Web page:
¶ … Wilson, Fences
August Wilson's Fences allows the ordinary objects of domestic life to acquire a larger symbolic significance in their dramatic use. The play uses these symbols to dramatize a crucial moment in African-American history: the 1950s, when the great advances of the Civil Rights era are taking place, but when an audience might very well question what tangible effect they had on the lives of actual African-Americans. In presenting the story of Troy Maxson, Wilson's story predominantly dramatizes a story about justice: arguably, all of the symbols relate to this central theme.
The chief symbol that encapsulates the play's central themes of justice is, of course, baseball. Troy Maxson -- in his fifties at the time of the play -- is presented as having been a magnificent baseball player in his youth: Troy's friend Bono suggests only "two men ever played baseball as good as you. That's Babe Ruth and Josh Gibson." (Wilson 9). Wilson, however, is relying upon an audience to know the crucial role in which baseball in the American mid-century played out the public drama of African-American civil rights. For a start, the fact that Babe Ruth's name remains more famous than Josh Gibson reminds the audience that baseball was a segregated sport, with separate playing leagues for black Americans. For an audience to know who Josh Gibson was would require knowledge of the best players in baseball's so-called "negro leagues." However, the play also uses baseball to refer -- in a surprising way -- to the most famous race-related baseball event contemporary to its action, which is the breaking of baseball's color line with Branch Rickey hiring Jackie Robinson to play for a white team. Jackie Robinson's example is, of course, popularly regarded as an example of long-delayed justice for African-Americans, as it was dramatized very recently in the Hollywood film 42. However, Wilson crucially does not use Jackie Robinson as a symbol for justice, but as a vehicle whereby Troy Maxson can argue about the limitations of justice:
TROY: I done seen a hundred niggers play baseball better than Jackie Robinson. Hell, I know some teams Jackie Robinson couldn't even make! What you talking about Jackie Robinson. Jackie Robinson wasn't nobody. I'm talking about if you could play ball then they ought to have let you play. Don't care what color you were. Come telling me I come along too early. If you could play…then they ought to have let you play. (TROY takes a long drink from the bottle). (Wilson 10)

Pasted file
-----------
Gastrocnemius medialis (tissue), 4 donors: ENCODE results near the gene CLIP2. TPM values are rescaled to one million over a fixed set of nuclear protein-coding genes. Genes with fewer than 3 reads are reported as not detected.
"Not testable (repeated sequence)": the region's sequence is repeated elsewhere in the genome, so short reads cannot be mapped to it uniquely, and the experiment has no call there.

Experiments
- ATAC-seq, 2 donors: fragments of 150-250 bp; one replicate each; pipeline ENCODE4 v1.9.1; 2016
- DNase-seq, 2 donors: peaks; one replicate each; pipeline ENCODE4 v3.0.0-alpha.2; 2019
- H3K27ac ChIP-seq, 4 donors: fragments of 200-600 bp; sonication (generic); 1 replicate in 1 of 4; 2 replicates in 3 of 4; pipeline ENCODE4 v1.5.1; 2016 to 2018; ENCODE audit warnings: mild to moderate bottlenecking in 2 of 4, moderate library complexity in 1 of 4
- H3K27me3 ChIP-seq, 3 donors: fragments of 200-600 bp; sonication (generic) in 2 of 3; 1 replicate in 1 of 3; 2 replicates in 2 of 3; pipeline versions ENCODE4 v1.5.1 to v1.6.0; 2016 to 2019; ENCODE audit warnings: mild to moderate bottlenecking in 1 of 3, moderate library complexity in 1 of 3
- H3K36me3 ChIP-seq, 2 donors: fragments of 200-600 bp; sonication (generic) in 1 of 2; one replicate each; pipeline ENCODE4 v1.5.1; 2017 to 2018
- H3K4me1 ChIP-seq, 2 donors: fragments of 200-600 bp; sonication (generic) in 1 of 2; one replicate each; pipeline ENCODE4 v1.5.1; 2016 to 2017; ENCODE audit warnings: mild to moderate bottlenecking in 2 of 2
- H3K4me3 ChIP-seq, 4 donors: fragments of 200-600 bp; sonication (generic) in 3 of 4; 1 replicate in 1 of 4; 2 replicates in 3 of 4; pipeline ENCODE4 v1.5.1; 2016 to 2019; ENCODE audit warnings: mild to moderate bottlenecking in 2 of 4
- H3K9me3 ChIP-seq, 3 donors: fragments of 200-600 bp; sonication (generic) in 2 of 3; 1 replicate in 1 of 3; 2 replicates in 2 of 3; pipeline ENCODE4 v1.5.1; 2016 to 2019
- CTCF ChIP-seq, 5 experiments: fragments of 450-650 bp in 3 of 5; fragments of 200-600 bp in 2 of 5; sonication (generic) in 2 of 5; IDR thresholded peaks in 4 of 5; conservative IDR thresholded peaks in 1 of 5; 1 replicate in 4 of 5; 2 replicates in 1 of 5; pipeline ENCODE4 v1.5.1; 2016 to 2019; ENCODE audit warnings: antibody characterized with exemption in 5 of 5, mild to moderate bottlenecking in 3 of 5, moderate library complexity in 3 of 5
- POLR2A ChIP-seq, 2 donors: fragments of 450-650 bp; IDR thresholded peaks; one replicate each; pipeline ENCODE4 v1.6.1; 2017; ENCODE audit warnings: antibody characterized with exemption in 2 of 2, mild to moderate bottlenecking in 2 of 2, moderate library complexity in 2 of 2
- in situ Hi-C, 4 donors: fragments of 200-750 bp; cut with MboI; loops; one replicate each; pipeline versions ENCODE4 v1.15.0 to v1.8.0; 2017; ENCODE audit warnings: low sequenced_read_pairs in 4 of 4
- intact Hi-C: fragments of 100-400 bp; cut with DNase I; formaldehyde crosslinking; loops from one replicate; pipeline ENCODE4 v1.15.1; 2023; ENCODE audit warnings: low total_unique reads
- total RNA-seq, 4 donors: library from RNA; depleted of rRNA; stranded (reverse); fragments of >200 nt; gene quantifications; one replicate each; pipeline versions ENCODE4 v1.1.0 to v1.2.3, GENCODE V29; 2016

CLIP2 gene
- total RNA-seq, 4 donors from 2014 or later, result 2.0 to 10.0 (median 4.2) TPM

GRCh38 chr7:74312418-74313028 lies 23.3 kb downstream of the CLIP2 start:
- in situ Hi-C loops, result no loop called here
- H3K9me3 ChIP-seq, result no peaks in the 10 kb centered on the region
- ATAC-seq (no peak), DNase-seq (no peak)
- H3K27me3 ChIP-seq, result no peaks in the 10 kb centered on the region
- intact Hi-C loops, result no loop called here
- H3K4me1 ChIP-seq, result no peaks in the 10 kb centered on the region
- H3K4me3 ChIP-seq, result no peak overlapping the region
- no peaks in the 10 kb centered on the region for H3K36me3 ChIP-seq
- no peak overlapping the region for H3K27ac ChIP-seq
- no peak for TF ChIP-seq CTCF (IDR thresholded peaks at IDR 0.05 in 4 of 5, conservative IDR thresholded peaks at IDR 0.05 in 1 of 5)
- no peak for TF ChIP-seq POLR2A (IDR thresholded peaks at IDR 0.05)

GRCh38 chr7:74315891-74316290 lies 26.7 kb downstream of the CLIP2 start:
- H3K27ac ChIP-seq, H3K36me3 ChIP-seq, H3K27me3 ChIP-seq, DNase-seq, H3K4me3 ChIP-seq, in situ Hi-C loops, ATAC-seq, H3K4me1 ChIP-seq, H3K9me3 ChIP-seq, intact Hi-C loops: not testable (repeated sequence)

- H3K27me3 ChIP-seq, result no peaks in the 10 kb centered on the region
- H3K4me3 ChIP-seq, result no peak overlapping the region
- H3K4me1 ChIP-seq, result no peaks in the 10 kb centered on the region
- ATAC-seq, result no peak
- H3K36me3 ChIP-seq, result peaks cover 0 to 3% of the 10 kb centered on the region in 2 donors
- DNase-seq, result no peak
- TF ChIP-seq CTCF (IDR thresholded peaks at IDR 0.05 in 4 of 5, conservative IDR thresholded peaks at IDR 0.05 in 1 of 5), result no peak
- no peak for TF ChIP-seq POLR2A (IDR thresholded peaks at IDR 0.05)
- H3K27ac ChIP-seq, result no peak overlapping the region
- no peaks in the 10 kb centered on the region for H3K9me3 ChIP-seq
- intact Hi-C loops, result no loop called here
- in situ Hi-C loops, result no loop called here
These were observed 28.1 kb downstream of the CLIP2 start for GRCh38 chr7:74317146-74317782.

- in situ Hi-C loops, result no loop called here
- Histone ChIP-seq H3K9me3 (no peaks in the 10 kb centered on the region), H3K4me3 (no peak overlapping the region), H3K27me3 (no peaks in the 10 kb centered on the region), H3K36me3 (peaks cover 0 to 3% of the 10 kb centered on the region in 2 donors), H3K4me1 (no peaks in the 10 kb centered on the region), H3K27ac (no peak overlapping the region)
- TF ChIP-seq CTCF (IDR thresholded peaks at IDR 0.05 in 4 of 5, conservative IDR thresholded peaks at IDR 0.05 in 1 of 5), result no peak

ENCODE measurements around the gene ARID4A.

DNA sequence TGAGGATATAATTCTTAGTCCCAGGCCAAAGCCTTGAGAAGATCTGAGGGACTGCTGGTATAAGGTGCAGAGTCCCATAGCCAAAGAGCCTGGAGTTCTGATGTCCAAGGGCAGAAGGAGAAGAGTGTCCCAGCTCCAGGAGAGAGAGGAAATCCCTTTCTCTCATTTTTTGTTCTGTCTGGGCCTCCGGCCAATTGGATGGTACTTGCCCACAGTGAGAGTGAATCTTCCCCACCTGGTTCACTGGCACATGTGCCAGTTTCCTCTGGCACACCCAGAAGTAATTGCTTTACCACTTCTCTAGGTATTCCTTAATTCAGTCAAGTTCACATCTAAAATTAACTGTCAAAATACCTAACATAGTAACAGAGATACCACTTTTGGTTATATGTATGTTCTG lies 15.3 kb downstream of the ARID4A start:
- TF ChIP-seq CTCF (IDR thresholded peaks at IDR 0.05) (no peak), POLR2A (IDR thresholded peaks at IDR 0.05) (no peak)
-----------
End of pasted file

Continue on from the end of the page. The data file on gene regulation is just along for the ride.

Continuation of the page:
Troy's trash-talking about Jackie Robinson here is well within his characterization in the play, with its levels of self-aggrandizement and provocative tale-telling, but Wilson is making a crucial point here. Jackie Robinson's breaking of the color line in baseball came too late for a man of Troy's age. Troy cannot relate to the younger athlete's increased opportunities with a sense of solidarity or vicarious joy: he can only reflect, somewhat bitterly, on the illogic of the original injustice he suffered. This is a play that wants to make it clear that the advent of civil rights for blacks did not have some miraculous effect on black Americans, overwhelming them with gratitude. In reality, the astonishingly belated concession of these civil rights by white America is more likely to provoke Troy's mix of resentment, frustration, and anger. There is not much for Troy to do here apart from state the obvious truth, and then have another drink.
This is why football also becomes a crucial symbol in the play, related to baseball -- part of the importance of football here is that Wilson is dramatizing history itself. The centrality of football to American life is something that would emerge after the...
Football, in other words, is not a sport in which there were ever negro leagues, and it would overtake baseball as the most popular sport in America -- and one in which a preponderance of players were black -- at around the time of Troy Maxson's death. As a result, football stands out as a symbol of the future that Troy will never get to experience -- and his refusal to sign the papers giving permission for his son Cory to be recruited for a football scholarship shows the suprising way in which injustice perpetuates itself. White America has been unjust to Troy Maxson -- Troy will turn around and be unjust in turn to his own son, falsely extrapolating from his own experience. It is Cory's own black father who will insist he "quit the football team. You've got to take the crookeds with the straights" (Wilson 37). But we are meant to understand this as the resentment of a man who was forced by society to "take the crookeds" and insists upon inflicting "the crookeds" on his own family at a moment when society seems to be realigning itself more towards justice.